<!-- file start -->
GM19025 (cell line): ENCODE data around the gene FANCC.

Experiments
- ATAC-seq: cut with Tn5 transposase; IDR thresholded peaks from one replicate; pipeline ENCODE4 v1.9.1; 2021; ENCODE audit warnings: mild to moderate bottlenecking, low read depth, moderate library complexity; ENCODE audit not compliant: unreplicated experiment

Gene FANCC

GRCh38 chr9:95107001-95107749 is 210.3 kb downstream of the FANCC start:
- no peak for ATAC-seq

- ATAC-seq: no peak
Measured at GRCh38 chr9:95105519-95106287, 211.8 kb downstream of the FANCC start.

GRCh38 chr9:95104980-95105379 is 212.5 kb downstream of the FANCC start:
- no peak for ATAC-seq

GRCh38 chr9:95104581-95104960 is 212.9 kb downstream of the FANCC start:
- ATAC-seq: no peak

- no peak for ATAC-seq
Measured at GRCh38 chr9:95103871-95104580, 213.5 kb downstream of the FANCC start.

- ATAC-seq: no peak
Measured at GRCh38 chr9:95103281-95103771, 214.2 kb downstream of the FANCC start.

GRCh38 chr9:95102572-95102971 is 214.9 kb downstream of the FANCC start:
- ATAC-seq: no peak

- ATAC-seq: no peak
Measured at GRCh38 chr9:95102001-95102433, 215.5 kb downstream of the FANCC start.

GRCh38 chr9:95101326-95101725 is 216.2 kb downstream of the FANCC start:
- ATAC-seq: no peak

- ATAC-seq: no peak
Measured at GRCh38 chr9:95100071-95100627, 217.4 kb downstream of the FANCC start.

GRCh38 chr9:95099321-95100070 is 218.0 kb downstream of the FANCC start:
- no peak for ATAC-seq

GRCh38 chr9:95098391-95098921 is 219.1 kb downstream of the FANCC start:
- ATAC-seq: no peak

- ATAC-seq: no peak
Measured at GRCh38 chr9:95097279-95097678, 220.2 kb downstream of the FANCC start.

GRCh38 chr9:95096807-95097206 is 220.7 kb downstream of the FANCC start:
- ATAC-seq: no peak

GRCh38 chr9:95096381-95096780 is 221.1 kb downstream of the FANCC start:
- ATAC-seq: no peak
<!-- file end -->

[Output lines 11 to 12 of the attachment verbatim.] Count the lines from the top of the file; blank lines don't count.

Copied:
GRCh38 chr9:95104581-95104960 is 212.9 kb downstream of the FANCC start:
- ATAC-seq: no peak